1911 Encyclopædia Britannica/Madeley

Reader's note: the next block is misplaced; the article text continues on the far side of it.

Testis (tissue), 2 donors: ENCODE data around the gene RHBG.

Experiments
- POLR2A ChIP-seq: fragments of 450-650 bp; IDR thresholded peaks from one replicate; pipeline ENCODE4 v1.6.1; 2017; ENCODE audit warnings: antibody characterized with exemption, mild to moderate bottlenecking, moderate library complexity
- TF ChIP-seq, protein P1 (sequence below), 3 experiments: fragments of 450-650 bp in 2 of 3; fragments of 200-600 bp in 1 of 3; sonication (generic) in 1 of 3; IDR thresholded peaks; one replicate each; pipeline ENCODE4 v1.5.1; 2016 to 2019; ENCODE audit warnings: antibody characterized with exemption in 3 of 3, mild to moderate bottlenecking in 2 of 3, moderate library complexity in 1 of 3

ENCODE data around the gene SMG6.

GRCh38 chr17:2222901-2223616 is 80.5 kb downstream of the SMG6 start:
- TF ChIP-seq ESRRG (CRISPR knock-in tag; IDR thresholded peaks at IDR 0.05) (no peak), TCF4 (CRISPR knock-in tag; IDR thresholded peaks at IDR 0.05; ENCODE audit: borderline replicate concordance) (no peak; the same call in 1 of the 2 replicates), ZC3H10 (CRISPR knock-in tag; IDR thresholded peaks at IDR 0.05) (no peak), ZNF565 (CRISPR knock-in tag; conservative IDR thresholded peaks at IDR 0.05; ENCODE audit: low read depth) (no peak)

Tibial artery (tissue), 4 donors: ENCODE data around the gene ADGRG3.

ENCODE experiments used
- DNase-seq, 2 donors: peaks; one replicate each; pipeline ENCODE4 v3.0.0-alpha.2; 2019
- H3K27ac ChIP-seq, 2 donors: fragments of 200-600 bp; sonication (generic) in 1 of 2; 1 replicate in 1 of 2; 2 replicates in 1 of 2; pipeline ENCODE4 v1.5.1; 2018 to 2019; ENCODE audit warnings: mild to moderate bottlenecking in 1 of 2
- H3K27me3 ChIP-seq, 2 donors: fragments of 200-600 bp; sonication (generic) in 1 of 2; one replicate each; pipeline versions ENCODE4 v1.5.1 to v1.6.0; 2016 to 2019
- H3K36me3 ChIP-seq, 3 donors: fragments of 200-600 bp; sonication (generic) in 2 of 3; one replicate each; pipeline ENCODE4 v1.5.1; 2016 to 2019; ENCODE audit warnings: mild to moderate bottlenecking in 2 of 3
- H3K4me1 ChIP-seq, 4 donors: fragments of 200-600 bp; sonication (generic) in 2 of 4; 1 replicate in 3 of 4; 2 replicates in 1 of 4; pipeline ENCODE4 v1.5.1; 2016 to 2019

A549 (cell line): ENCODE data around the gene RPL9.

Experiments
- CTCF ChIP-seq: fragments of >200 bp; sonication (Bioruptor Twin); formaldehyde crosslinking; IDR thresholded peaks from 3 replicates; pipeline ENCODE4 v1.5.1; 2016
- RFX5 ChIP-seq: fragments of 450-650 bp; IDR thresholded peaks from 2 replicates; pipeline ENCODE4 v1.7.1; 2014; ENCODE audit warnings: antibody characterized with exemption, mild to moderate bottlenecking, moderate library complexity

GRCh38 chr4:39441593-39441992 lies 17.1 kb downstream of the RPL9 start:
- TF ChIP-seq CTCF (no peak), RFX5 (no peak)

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MADELEY, a market town in the municipal borough of Wenlock, and the Wellington (Mid) parliamentary division of Shropshire, England, 159 m. N.W. from London, with stations on the London & North Western (Madeley Market) and Great Western railways (Madeley Court). Pop. of civil parish (1901), 8442. There are large ironworks, ironstone and coal are mined, and potter’s clay is raised. The church of St Michael (1796) replaced a Norman building. The living was held from 1760 to 1783 by John William Fletcher or de la Flechêre, a close friend of the Wesleys. The parish includes a portion of Coalbrookdale (q.v.), and the towns of Ironbridge and Coalport. Ironbridge, a town picturesquely situated on the steep left bank of the Severn, adjoins Madeley on the south-west. It takes its name from the iron bridge of one span crossing the river, erected in 1779. This bridge is a remarkable work considering its date; it was probably the first erected, at any rate on so large a scale, and attracted great attention. It is the work of Abraham Darby, the third of the name, one of the famous family of iron-workers in Coalbrookdale. Here are brick and tile works and lime-kilns. There is a station (Ironbridge and Broseley) on the Great Western railway, across the river. Coalport lies also on the Severn, S. of Madeley and 2 m. S.E. of Ironbridge, with a station on the Great Western railway. It has large china works, founded at the close of the 18th century, which subsequently incorporated those of Caughley, across the Severn, and of Nantgarw in Glamorganshire.